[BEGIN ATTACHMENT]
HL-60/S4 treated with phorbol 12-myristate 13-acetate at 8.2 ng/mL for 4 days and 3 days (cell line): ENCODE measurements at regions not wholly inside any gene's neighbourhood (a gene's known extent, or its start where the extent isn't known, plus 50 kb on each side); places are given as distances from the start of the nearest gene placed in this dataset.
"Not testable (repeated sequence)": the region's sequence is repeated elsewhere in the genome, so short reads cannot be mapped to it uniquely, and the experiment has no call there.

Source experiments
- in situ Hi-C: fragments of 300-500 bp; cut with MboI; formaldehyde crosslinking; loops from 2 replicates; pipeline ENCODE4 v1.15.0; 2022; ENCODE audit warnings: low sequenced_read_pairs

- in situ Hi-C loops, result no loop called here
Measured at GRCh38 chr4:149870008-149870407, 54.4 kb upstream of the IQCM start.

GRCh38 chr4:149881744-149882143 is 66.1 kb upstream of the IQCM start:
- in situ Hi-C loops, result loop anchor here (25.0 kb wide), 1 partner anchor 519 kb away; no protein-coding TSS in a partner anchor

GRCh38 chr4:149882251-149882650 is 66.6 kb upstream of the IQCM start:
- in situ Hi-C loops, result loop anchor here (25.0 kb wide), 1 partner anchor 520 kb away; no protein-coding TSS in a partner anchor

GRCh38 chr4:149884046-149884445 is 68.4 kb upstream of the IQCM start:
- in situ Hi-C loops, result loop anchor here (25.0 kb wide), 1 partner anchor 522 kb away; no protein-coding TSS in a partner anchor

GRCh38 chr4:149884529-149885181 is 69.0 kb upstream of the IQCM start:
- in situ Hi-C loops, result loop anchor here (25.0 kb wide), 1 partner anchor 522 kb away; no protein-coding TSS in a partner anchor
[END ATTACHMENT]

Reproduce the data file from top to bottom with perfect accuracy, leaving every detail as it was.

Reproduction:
HL-60/S4 treated with phorbol 12-myristate 13-acetate at 8.2 ng/mL for 4 days and 3 days (cell line): ENCODE measurements at regions not wholly inside any gene's neighbourhood (a gene's known extent, or its start where the extent isn't known, plus 50 kb on each side); places are given as distances from the start of the nearest gene placed in this dataset.
"Not testable (repeated sequence)": the region's sequence is repeated elsewhere in the genome, so short reads cannot be mapped to it uniquely, and the experiment has no call there.

Source experiments
- in situ Hi-C: fragments of 300-500 bp; cut with MboI; formaldehyde crosslinking; loops from 2 replicates; pipeline ENCODE4 v1.15.0; 2022; ENCODE audit warnings: low sequenced_read_pairs

- in situ Hi-C loops, result no loop called here
Measured at GRCh38 chr4:149870008-149870407, 54.4 kb upstream of the IQCM start.

GRCh38 chr4:149881744-149882143 is 66.1 kb upstream of the IQCM start:
- in situ Hi-C loops, result loop anchor here (25.0 kb wide), 1 partner anchor 519 kb away; no protein-coding TSS in a partner anchor

GRCh38 chr4:149882251-149882650 is 66.6 kb upstream of the IQCM start:
- in situ Hi-C loops, result loop anchor here (25.0 kb wide), 1 partner anchor 520 kb away; no protein-coding TSS in a partner anchor

GRCh38 chr4:149884046-149884445 is 68.4 kb upstream of the IQCM start:
- in situ Hi-C loops, result loop anchor here (25.0 kb wide), 1 partner anchor 522 kb away; no protein-coding TSS in a partner anchor

GRCh38 chr4:149884529-149885181 is 69.0 kb upstream of the IQCM start:
- in situ Hi-C loops, result loop anchor here (25.0 kb wide), 1 partner anchor 522 kb away; no protein-coding TSS in a partner anchor